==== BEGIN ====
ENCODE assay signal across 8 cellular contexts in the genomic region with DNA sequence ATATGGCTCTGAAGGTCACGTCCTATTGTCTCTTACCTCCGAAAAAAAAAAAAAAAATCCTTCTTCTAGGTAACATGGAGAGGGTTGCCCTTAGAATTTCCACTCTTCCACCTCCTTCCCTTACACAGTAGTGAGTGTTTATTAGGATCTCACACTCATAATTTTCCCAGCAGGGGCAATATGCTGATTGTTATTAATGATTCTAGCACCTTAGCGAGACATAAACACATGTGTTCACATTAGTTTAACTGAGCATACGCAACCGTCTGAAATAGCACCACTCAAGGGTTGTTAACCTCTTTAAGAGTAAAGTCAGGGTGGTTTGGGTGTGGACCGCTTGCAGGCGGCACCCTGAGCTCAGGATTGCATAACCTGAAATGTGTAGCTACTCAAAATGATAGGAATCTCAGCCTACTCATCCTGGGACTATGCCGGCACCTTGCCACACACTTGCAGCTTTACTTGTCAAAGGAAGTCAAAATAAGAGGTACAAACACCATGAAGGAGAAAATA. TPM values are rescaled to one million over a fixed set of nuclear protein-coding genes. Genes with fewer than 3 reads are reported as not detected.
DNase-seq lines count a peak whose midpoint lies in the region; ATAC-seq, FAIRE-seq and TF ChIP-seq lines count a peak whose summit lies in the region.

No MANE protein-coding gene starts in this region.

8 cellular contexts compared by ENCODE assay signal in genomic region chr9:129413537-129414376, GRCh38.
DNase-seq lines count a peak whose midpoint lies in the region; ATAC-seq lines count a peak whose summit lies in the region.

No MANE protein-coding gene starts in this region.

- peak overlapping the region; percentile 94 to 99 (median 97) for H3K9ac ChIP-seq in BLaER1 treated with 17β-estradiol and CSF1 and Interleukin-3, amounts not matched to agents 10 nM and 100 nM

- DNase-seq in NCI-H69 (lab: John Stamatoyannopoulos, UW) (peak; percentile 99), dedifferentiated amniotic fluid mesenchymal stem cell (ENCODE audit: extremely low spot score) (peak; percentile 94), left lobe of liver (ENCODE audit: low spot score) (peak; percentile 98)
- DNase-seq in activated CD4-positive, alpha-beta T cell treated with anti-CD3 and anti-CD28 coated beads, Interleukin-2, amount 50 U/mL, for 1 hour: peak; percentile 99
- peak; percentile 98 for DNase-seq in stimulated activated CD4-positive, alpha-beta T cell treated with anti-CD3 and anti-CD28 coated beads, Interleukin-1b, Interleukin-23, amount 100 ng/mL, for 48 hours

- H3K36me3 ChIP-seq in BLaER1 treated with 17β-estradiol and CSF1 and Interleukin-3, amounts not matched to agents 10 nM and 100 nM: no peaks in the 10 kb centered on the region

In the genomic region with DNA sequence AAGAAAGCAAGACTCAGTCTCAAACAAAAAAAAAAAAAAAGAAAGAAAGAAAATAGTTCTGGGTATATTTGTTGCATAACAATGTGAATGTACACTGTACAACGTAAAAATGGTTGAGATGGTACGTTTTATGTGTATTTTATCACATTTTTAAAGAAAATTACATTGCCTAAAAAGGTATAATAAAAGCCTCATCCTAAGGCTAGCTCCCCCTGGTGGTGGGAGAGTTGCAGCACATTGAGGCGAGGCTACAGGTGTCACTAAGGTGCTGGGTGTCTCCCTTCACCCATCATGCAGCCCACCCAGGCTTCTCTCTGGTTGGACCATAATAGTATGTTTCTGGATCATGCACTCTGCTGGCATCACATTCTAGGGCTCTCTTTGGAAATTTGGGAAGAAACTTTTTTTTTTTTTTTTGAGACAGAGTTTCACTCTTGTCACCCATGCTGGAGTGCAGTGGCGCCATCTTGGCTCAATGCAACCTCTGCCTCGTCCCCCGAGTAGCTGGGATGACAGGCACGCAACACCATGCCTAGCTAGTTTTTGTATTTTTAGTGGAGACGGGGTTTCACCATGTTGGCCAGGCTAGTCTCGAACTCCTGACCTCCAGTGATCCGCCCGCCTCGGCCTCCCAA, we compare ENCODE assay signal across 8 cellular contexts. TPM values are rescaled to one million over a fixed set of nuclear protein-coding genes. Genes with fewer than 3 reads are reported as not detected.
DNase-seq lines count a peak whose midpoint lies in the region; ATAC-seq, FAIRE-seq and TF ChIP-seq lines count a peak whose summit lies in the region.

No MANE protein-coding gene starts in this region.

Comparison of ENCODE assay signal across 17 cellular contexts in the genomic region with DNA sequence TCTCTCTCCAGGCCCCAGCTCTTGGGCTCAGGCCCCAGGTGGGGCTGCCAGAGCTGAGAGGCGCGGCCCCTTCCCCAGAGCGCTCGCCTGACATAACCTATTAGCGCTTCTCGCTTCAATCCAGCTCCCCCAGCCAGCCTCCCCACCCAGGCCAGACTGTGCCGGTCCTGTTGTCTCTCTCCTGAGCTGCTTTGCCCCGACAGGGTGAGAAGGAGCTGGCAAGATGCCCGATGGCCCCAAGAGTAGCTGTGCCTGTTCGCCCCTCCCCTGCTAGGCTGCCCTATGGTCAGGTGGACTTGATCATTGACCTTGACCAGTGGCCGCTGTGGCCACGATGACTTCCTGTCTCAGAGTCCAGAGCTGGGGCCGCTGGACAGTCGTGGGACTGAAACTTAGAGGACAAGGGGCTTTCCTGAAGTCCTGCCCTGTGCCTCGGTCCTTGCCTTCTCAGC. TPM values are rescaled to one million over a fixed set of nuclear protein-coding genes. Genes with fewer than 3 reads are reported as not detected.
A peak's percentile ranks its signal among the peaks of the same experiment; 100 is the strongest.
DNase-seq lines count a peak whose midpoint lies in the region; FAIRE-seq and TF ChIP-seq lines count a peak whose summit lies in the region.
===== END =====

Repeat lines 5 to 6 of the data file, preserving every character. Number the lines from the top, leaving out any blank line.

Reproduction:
DNase-seq lines count a peak whose midpoint lies in the region; ATAC-seq lines count a peak whose summit lies in the region.

No MANE protein-coding gene starts in this region.